With the 2016 Olympic Games in Rio, Brazil, just around the corner, athletes and tourists will be flocking to Brazil to participate and watch as the games unfold.
Which team will win? The U.S.? China? South Africa? Maybe none of them. Will Jamaica’s bobsled team ever make a comeback? Hopefully! How much waste will be produced during the Olympics?
While I can’t answer the first few questions, I can definitely talk about the last one. The issue of refuse and sustainability is an issue tied to the Olympics like steroid use and corrupt judges. So, grab your team colors, take a seat in the nosebleed section, and listen to how the Olympics is getting gold medals in sustainability.
Since its return in 1896, sustainability was not the primary concern of the Olympics. Between 1896 and 1990, the Olympics was just seen as a way for countries to compete against one another and was even seen as a safer alternative to war during the Inter-war period (1919-1938).
Because refuse was not a concern, hosting cities would see a sharp increase in the garbage heading to the landfill. During the 1984 Olympic Games in Los Angeles, U. S. A., 6.5 million pounds of trash was produced in 22 days by those participating and attending. That equaled to six pounds per person, twice as much as the 1984 American average of 3.6 pounds!
The 1990s saw many hosting countries becoming more aware of where their trash was going with the 1994, 1996, and 1998 Games hosted by Norway, the United States, and Japan respectfully diverting waste via compost. Though these countries got the ball rolling, it was the world’s largest island that made a splash in the game of sustainability.
In 1993, the island capital of Sydney competed with other cities to host the 2000 Olympic Games. Their success in winning the bid was a 25-page document entitled “The Environmental Guidelines for a Summer Olympic Games”, which outlined several environmental commitments, including a plan for an efficient and sustainable waste management program.
While Sydney was successful in its plan, even being dubbed the “Green Games” for their efforts, the title for the most sustainable games has to go – for now – to the 2012 London Olympics. These games made the several sustainability goals such as reusing 90% of demolition waste and sending zero waste to the landfill. During preparation, facilities were built with sustainably sourced or recycled materials such as the Copper Box, which was constructed with recycled copper. Also, it was the first Olympics that measured its carbon footprint throughout the project.
London’s efforts for sustainability paid off. It achieved its goal of zero waste to landfill, saving 400,000 tons of carbon dioxide, and saving 99% of waste from building and decommissioning venues. In recognition of their efforts, London 2012 was awarded at the sixth International Sports Event Management Awards.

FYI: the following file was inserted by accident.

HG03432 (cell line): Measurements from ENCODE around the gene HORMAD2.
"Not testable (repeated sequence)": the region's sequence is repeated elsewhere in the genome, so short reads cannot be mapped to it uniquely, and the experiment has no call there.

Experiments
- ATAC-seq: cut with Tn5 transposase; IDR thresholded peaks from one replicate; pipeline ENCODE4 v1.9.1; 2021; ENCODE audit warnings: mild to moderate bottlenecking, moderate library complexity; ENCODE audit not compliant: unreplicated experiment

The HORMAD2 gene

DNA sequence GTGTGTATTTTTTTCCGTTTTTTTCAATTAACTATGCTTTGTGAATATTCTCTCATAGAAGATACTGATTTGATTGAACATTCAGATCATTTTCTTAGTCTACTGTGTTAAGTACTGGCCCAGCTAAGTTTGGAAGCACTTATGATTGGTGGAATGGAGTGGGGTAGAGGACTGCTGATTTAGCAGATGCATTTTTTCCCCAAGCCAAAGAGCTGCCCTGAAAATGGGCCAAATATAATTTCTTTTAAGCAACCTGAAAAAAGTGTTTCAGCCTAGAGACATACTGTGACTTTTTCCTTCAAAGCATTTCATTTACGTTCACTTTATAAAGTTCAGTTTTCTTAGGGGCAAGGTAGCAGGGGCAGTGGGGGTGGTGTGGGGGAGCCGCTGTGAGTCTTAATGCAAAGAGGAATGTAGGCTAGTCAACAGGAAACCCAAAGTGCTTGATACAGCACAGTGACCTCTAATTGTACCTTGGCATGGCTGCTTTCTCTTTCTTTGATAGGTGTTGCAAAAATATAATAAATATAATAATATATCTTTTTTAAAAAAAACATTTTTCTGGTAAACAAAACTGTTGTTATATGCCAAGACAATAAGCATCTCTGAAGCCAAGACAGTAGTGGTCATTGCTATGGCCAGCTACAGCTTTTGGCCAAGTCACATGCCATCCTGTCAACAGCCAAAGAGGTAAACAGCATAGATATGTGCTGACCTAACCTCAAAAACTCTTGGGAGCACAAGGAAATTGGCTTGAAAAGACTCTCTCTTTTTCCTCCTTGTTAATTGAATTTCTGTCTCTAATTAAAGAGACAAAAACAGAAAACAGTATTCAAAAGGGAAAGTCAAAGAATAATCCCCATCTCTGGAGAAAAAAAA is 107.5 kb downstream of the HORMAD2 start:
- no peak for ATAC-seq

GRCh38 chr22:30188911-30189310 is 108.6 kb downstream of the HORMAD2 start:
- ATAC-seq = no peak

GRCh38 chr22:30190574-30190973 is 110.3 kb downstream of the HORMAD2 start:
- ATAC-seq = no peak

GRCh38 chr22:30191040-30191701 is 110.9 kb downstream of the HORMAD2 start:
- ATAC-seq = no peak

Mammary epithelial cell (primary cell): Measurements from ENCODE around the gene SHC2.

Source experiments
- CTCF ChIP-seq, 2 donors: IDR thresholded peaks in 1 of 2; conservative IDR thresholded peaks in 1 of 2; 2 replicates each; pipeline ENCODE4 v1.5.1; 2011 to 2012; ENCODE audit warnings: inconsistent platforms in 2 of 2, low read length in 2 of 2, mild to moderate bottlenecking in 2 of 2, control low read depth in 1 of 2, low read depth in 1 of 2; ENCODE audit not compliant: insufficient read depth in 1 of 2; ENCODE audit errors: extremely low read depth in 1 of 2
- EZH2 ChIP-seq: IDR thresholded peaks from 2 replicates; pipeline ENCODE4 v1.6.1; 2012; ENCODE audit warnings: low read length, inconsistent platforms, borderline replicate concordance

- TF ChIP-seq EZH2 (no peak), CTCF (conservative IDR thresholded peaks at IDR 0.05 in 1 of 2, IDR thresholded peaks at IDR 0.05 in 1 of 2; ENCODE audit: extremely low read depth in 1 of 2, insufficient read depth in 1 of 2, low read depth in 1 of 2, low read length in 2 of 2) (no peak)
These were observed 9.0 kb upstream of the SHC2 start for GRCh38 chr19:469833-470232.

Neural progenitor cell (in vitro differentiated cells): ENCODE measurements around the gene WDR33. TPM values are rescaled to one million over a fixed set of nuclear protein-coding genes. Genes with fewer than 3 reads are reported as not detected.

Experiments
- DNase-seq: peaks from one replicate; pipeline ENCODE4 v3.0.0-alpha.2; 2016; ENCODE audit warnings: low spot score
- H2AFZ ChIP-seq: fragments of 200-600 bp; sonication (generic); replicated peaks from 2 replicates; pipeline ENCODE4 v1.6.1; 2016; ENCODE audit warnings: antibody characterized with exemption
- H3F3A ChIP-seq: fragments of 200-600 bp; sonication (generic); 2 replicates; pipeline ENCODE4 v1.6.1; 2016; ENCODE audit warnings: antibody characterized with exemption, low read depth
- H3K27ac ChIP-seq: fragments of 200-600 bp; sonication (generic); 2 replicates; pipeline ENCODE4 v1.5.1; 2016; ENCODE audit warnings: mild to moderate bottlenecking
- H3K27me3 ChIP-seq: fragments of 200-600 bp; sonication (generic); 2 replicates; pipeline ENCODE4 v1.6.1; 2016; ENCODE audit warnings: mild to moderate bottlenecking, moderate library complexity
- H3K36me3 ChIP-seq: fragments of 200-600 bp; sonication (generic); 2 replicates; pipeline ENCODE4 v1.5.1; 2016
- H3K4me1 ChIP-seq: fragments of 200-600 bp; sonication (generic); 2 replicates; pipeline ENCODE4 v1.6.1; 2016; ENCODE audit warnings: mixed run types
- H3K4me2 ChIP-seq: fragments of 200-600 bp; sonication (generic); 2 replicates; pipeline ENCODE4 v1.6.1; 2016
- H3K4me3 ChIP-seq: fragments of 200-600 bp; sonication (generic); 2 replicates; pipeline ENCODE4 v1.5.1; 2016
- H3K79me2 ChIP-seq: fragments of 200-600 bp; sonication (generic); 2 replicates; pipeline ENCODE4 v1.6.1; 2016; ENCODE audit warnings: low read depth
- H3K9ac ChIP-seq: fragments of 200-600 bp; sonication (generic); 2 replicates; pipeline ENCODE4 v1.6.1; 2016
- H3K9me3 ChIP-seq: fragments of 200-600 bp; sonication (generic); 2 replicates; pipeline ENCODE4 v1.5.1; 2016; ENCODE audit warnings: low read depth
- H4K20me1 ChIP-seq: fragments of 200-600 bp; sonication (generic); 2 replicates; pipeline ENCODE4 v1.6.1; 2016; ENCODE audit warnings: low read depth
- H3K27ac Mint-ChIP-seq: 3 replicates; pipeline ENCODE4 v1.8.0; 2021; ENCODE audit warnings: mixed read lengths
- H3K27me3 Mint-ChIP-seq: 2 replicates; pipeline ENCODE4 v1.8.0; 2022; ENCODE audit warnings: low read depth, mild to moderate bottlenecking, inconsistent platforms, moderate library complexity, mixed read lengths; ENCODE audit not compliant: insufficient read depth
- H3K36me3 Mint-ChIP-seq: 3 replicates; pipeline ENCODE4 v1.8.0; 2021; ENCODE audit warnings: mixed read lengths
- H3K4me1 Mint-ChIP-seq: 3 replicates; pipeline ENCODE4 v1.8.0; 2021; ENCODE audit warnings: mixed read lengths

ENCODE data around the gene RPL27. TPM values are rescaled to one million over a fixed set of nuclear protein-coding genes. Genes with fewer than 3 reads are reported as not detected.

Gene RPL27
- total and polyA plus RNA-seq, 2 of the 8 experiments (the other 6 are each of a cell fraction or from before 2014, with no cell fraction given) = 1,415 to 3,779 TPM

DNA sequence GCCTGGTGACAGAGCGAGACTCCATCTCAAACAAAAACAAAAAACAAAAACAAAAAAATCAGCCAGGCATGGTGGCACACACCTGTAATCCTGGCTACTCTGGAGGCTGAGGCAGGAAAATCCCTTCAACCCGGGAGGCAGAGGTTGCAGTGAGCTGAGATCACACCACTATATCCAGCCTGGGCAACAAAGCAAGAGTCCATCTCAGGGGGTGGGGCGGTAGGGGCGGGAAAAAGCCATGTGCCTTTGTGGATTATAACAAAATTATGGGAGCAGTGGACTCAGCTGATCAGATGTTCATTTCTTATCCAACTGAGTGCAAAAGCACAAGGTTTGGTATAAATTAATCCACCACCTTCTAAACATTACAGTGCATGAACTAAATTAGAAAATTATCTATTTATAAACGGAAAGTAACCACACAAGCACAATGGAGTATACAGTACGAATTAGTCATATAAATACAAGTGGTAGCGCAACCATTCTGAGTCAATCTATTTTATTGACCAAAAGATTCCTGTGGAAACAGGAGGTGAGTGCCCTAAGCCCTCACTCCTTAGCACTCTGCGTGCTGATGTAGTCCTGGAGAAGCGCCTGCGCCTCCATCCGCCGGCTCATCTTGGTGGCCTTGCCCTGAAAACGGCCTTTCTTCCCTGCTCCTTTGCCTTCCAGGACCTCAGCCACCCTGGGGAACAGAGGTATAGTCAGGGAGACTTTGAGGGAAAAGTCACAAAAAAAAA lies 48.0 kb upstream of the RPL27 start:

Much like London and Sydney, the Brazilian capital of Rio de Janeiro introduced their own sustainability management in 2013. It outlined the various areas that would be tackled by the organizers such as transport, environmental conservation, and waste management. One major concern that would have to be addressed was the issue of Rio’s waterways.
When making their bid to host the 2016 games in 2009, Rio pledged to remove 80% of the sewage contamination from local bodies of water by 2016. These efforts have unfortunately done little to deal with Brazil’s water pollution problem as AP have found Rio’s waters to still be heavily polluted with results ranging between 14 million and 1.7 billion parts per liter. Further concerns have grown as teams practicing in the waterways under the impression that they were safe to have fallen sick on many occasions due to contaminants that may have been unnoticed or not been addressed. Despite this issue, efforts have still been made to revitalize the waterways, something Rio had hoped would come out of their bid, even if they are still working on making that goal a reality.
In closing, the Olympics has had an interesting relationship with sustainability. It was never really an issue that was addressed nor was it touched upon until the 1990s where hosting countries began trying to reduce the amount of refuse being created.
The Sydney Games in 2000 not only addressed sustainability in how they handled waste but also as an overall approach to how they hosted the games, the London 2012 games taking this to the next level in how they prepared for the games and even went as far as measuring their carbon footprint. Rio has a lot to live up to when compared to its predecessors but has been making an effort to ensure that they can address their refuse issues while making preparations for the 2016 games.